2. the information is solicited by the collector:

the collector shall take such steps (if any) as are, in the circumstances, reasonable to ensure that, having regard to the purpose for which the information is collected:

  1. the information collected is relevant to that purpose and is up to date and complete; and
  2. the collection of the information does not intrude to an unreasonable extent upon the personal affairs of the individual concerned.

Principle 4 — Storage and security of personal information

A record-keeper who has possession or control of a record that contains personal information shall ensure:

  1. that the record is protected, by such security safeguards as it is reasonable in the circumstances to take, against loss, against unauthorised access, use, modification or disclosure, and against other misuse; and
  2. that if it is necessary for the record to be given to a person in connection with the provision of a service to the record-keeper, everything reasonably within the power of the record-keeper is done to prevent unauthorised use or disclosure of information contained in the record.

Principle 5 — Information relating to records kept by record-keeper

  1. A record-keeper who has possession or control of records that contain personal information shall, subject to clause 2 of this Principle, take such steps as are, in the circumstances, reasonable to enable any person to ascertain:
    1. whether the record-keeper has possession or control of any records that contain personal information; and
    2. if the record-keeper has possession or control of a record that contains such information:
      1. the nature of that information
      2. the main purposes for which that information is used; and
      3. the steps that the person should take if the person wishes to obtain access to the record.
  2. A record-keeper is not required under clause 1 of this Principle to give a person information if the record-keeper is required or authorised to refuse to give that information to the person under the applicable provisions of any law of the Commonwealth that provides for access by persons to documents.
  3. A record-keeper shall maintain a record setting out:
    1. the nature of the records of personal information kept by or on behalf of the record-keeper
    2. the purpose for which each type of record is kept
    3. the classes of individuals about whom records are kept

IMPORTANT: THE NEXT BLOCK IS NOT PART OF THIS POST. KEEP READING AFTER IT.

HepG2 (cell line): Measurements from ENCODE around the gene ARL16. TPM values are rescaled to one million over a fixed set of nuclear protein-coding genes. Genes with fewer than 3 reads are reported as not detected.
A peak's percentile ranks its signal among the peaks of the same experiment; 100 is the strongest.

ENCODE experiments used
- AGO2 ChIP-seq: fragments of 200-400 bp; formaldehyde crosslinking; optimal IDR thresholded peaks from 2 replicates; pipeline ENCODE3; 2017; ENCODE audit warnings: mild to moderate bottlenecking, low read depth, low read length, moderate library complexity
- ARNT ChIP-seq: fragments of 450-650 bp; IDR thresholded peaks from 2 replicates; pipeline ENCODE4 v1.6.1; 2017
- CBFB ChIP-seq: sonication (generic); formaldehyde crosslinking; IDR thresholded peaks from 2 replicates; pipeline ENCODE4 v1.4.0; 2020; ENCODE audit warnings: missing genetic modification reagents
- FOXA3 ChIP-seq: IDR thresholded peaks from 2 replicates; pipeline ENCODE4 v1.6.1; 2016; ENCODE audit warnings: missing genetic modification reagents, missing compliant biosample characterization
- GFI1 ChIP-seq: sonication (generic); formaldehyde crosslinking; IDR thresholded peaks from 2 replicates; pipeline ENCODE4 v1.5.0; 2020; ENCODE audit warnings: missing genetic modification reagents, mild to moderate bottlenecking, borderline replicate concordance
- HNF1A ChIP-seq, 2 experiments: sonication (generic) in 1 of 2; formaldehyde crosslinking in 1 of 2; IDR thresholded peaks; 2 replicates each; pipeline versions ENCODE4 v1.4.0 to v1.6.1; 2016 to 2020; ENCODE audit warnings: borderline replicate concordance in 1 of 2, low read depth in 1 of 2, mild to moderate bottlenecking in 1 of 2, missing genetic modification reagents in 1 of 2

4. the period for which each type of record is kept
    5. the persons who are entitled to have access to personal information contained in the records and the conditions under which they are entitled to have that access; and
    6. the steps that should be taken by persons wishing to obtain access to that information.
  4. A record-keeper shall:
    1. make the record maintained under clause 3 of this Principle available for inspection by members of the public; and
    2. give the Commissioner, in the month of June in each year, a copy of the record so maintained.

Principle 6 — Access to records containing personal information

Where a record-keeper has possession or control of a record that contains personal information, the individual concerned shall be entitled to have access to that record, except to the extent that the record-keeper is required or authorised to refuse to provide the individual with access to that record under the applicable provisions of any law of the Commonwealth that provides for access by persons to documents.

Principle 7 — Alteration of records containing personal information

  1. A record-keeper who has possession or control of a record that contains personal information shall take such steps (if any), by way of making appropriate corrections, deletions and additions as are, in the circumstances, reasonable to ensure that the record:
    1. is accurate; and
    2. is, having regard to the purpose for which the information was collected or is to be used and to any purpose that is directly related to that purpose, relevant, up to date, complete and not misleading.
  2. The obligation imposed on a record-keeper by clause 1 is subject to any applicable limitation in a law of the Commonwealth that provides a right to require the correction or amendment of documents.
  3. Where: